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Which Bullet to Use – the Complete Guide

Posted Sep 12th, 2021

Which Bullet to Use – the Complete Guide

Many of us pay little heed to the type of bullets we use while shooting, instead just loading whatever is the cheapest we can find, take it to the range and go pew pew pew. But, if you really want to make the most out of your gun’s performance, choosing the right bullet type is essential for the purpose. Having bullet literacy can even help save your life as you will get to learn later in this guide. 

What are the factors that affect a bullet’s performance and which bullet to use for which purpose? This guide will answer these questions and more so continue on reading. 

Important Note: Before we continue on with the guide, it is important to remember that only those bullet cartridges with a gun should be used for which it was designed. Using any other type can risk damaging the firearm or worse, result in a serious or even fatal injury to you. 

Table of Content 

a. Ballistics Variables of Bullet
2. Material
3. Weight
4. Caliber
5. Propellent
b. Which Bullet to Use?
1. Self-Defense
2. Hunting
Big Game
Small Game
3. Competition
c. Parting Note

Ballistics Variables of Bullet 

Ballistics refers to the science behind the propulsion, flight, and impact effects of a projectile. In the case of bullets, there are five main factors that influence its performance when fired – its design, material, weight, caliber, and propellent. Below is provided a brief overview of each of these and how they impact a bullet’s performance. 


A bullet’s design primarily impacts its performance in two ways, its velocity retention, and deformation upon impact. Bullets with a sharper nose angle (Boat Tail) tend to have better velocity retention while in flight but also tend to deform the least, resulting in high chances of overpenetration.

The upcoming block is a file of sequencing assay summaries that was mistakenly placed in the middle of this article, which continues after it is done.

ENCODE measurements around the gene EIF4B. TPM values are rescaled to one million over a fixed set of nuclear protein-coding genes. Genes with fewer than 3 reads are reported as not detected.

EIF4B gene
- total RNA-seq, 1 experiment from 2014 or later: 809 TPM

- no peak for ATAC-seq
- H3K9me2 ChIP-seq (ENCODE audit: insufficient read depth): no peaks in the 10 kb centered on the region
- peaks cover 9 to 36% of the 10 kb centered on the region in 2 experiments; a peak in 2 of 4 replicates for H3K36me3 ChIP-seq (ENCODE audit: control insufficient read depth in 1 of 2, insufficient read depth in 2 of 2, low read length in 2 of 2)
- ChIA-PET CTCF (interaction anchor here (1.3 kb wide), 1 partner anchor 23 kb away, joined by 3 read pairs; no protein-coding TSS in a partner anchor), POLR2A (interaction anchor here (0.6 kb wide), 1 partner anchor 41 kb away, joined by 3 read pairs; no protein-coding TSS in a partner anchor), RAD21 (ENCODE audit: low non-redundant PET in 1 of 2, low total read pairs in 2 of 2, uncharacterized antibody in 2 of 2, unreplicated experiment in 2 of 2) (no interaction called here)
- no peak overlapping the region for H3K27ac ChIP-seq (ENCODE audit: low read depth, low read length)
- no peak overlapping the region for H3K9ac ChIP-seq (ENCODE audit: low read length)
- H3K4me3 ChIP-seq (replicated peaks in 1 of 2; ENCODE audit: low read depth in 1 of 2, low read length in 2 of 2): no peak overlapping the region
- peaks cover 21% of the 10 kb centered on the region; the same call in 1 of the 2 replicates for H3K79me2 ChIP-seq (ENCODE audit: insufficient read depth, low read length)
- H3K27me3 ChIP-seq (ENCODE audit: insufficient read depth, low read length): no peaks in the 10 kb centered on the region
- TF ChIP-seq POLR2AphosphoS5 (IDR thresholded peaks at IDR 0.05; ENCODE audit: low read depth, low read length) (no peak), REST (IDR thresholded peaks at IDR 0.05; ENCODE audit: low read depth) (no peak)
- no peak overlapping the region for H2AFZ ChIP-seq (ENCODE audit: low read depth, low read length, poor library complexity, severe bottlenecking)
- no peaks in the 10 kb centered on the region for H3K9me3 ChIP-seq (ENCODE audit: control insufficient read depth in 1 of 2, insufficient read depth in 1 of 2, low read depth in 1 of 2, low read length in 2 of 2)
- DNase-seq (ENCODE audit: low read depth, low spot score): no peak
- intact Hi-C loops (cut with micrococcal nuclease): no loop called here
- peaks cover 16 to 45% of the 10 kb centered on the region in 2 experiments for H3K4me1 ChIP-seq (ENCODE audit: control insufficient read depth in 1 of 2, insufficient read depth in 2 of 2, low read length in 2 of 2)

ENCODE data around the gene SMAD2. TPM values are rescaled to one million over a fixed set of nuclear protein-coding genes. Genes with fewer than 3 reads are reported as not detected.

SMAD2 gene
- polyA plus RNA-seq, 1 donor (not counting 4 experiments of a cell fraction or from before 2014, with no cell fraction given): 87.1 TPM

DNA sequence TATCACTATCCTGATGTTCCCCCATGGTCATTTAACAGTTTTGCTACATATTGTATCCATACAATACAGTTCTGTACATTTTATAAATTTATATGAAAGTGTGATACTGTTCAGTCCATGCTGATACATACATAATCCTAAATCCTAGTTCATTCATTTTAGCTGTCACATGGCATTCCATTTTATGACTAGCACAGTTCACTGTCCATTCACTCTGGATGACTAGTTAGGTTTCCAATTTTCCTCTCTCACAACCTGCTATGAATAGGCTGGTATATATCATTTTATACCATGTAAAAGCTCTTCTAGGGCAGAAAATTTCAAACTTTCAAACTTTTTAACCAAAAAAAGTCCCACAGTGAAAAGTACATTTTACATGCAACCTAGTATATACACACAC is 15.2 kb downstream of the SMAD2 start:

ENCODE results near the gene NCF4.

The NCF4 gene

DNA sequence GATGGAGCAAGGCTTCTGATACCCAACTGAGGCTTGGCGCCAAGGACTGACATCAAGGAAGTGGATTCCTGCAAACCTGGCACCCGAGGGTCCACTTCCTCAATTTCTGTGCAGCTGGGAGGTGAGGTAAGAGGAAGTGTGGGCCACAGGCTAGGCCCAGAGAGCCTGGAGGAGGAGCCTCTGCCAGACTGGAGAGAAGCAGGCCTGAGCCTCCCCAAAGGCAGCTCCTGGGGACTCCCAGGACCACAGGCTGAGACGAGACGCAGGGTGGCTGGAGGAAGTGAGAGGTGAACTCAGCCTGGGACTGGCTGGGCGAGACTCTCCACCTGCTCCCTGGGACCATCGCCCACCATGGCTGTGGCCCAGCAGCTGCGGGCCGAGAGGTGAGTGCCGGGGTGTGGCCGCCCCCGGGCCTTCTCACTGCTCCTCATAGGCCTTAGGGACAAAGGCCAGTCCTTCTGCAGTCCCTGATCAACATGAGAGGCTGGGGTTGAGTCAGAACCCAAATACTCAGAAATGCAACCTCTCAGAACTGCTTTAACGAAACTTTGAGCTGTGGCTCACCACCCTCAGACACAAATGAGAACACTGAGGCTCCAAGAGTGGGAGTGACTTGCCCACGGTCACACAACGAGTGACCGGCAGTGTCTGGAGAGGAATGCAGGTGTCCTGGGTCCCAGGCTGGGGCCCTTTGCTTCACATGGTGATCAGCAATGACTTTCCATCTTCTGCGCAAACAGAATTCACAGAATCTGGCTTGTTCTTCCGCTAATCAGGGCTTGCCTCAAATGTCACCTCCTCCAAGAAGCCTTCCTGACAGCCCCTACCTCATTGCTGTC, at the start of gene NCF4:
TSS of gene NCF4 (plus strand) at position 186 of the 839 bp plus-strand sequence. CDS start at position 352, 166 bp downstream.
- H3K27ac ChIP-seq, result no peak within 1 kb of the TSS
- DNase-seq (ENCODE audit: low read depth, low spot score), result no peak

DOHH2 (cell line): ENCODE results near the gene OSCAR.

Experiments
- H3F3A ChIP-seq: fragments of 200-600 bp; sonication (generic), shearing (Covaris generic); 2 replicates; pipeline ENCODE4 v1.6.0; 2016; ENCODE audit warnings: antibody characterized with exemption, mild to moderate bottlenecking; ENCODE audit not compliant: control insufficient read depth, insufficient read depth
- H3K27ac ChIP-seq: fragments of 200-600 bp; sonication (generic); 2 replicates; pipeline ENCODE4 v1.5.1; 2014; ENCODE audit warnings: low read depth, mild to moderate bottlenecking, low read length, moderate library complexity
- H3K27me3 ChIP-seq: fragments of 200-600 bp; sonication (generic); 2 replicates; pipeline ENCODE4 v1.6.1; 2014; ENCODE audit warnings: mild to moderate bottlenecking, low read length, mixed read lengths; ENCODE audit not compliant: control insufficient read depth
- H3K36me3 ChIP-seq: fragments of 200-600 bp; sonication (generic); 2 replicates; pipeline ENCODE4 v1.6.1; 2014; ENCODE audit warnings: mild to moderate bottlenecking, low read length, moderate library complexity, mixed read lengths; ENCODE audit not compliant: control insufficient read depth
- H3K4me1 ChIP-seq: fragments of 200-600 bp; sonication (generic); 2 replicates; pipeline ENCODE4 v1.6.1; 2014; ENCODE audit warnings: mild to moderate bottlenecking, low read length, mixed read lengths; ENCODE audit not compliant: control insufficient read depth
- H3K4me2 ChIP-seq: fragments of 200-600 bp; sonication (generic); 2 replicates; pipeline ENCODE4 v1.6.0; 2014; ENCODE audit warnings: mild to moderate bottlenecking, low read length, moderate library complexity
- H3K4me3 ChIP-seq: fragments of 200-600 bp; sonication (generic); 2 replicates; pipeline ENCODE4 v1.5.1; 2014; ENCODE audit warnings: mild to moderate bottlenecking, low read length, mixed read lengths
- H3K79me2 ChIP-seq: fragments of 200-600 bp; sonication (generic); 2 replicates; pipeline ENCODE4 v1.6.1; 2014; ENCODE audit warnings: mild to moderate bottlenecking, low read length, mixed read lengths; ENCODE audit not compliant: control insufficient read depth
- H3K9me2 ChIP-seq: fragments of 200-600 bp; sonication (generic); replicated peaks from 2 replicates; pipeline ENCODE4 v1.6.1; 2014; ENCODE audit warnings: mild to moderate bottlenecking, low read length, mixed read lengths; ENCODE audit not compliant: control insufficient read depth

Bullet overpenetration is something to avoid as not only does it increase the risk of not dealing enough damage to the target but, because they pass through them and continue on their trajectory, can also endanger innocent bystanders. 

Meanwhile, more blunt shaped bullets (Round Nose) act the very opposite, having worse velocity retention but deform more easily upon impact. 

Bullet design, of course, extends to more than just its shape. How the tip is made also greatly influences its performance. Take for example a ‘hollow-point’ bullet which feature an exaggerated opening at the tip. This facilitates the bullet to deform more easily on impact and transfer more of its energy into the target. 


The type of material a bullet is made of can influence its deformation upon impact. Most bullets tend to be made of lead enclosed within a copper ‘jacket’. This combination grants the bullet enough strength to retain its shape while fired but still experience deformation when hitting a target. 

Aside from lead and copper, bullets can be made of other materials to increase or decrease its penetration beyond what is the standard. For instance, steel alloy bullets are used for armor-piercing because of their incredibly high penetration and very low-deformation. Meanwhile, in areas when over-penetration can be a serious concern, ‘frangible’ bullets made out of compressed copper granules are used because they shatter easily above impact. 


Both the design and material of a bullet also impact its weight, which itself is a significant variable of its performance. (How to Choose the Best Bullet Weight – The Ultimate Guide) A bullet’s weight is measured in grains with 1 pound being equal to 7000 grains. Taking all other conditions to be equal, the higher the weight of the bullet, the greater will be its recoil, accuracy in flight, and knockout force. 

In addition, because of a bullet’s ballistic dynamics, heavier bullets tend to shoot higher and with less muzzle velocity while lighter ones shoot lower with more muzzle velocity. This again, of course, assume all other conditions are equal.


A bullet’s caliber is something that we are all quite familiar with. It refers to the size of the bullet, more specifically its diameter. A figure of a whole number (e.g. 9, 5.56) indicates its value in millimeter while a fraction (e.g. .45, .233) represents a value in the hundredths of an inch or thousandths of an inch.

A higher caliber generally translates to more bullet weight but, just as with a bullet’s design, it can also influence energy transfer. The greater the caliber, the greater the surface area, and the greater the contact size when the bullet hits the target.